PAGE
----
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All You Need To Know About iOS 6 Panorama Camera Mode

Usually, Cydia tweaks and even App Store apps benefit from absence of features in iOS. The stock Camera app in iPhone and iPad is rather minimalist, and maybe, that is why there are so many photography apps available in the App Store. It’s a good thing that Apple seems to have noticed that, too, and have started making their Camera app better in their mobile platform’s recent updates. iOS 5 brought new lock screen shortcut and interface changes to Camera, and now, iOS 6 has gone one step ahead and offers a Panorama mode right within the stock Camera app in the iPhone.


The Panorama mode is great for two main reasons. First, it is very easy to use, and you won’t have to do much to capture an amazingly detailed panoramic view. Secondly, the app’s stitching capabilities are just seamless, and you will be hard-pressed to find any third-party iOS app capable of shooting better panoramas than the stock Camera in iOS 6 – it’s that good!

iOS 6 Panorama Option iOS 6 Panorama Guideline iOS 6 Panorama Shooting

To bring up the Panorama button, hit the Option button in the Camera app. In addition to the Grid and HD options, you will see that a new button is now available in that menu. Hit the panorama button, and get ready to capture the scene in front of you. The app comes up with onscreen instructions while you are shooting a panorama. There is a smooth arrow, and all you need to do is keep it steady while you move around in a semicircle. If you don’t spend enough time at a particular point in the view, the text instructions will notify you and request to reduce your speed of motion. The same holds true for straying too far away from the guiding arrow line. It is possible to end a panorama’s shooting at any point you want (just hit the camera button from the bottom bar), but things will turn out better if you go through to the other extreme of the guiding arrow.

iOS 6 Panorama

The results you will get from the Panorama mode in iOS 6 are pretty decent. The stitching is close to perfection, but the image quality could have been better (indoors, at least). Another problem with the photos shot in panorama mode is their size. The file size is usually more than 15MB, but this can be attributed to the very high resolution of panoramas shot by the Camera app (10800 x 2442). Indeed, it’s because of this high resolution that we wouldn’t even consider this a drawback, as these high-res images are better than what any third-party panorama app for iOS has been able to produce (in our experience, at least).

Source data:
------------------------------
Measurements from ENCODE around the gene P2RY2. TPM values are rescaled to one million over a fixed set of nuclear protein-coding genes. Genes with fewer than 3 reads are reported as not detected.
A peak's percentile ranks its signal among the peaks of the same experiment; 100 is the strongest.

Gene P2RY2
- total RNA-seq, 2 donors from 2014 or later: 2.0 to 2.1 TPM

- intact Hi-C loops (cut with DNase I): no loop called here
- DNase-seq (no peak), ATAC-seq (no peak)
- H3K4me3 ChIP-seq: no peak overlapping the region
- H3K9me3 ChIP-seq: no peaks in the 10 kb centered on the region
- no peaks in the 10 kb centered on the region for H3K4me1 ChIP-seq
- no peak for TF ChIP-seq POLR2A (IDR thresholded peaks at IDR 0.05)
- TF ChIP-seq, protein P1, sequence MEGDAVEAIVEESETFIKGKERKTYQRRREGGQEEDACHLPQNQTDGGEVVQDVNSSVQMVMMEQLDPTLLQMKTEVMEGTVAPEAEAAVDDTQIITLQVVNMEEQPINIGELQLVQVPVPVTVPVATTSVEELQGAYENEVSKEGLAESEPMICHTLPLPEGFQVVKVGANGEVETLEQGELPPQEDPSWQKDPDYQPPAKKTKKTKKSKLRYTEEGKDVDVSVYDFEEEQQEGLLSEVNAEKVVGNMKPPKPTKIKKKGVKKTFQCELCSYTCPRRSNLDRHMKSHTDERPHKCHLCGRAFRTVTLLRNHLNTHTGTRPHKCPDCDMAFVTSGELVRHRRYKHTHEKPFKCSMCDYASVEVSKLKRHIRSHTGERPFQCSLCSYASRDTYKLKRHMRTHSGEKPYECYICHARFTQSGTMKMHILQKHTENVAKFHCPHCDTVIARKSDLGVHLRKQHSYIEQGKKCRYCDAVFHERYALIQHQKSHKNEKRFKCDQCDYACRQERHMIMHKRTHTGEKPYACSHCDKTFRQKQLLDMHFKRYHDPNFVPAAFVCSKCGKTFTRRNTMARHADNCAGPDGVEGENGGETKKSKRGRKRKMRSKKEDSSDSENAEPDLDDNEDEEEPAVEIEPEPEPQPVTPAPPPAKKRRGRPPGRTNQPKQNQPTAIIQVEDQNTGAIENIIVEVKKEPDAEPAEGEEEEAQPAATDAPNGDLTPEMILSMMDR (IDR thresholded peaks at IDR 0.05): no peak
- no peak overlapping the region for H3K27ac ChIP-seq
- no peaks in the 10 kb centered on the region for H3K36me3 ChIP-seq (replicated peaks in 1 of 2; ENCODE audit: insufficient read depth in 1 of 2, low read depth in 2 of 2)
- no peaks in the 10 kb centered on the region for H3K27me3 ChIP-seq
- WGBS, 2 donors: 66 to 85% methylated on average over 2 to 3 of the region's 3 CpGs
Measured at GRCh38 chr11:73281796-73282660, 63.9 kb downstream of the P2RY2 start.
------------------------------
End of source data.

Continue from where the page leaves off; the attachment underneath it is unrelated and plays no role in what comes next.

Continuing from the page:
The Panorama mode in iOS 6 Camera will surely prove to be the deathblow for most panorama-oriented apps for iOS, even if its own interface is reminiscent of Wondershare’s Panorama. Overall, we highly recommend the Panorama feature, despite the huge files it produces, as the awesome image resolution justifies the file size. Even at full zoom on our PC, we couldn’t find any flaw in the panorama’s stitching, and everything works beautifully.

It may be noted that Panorama mode will not be available on iPhone 3GS and iPhone 4. Although it might appear that way at first glance, panorama mode is not the only new thing that has been added to iOS in the latest update. The rear camera now detects up to 10 faces, while the front one will be able to focus on one face, too. To top all this, Apple has rolled out image stabilisation for all iOS 6 supported devices, and you won’t have to keep your iPhone as steady as before to snap perfect photos.

This guide is a part of our guide to new features in iOS 6, which covers the following topics:


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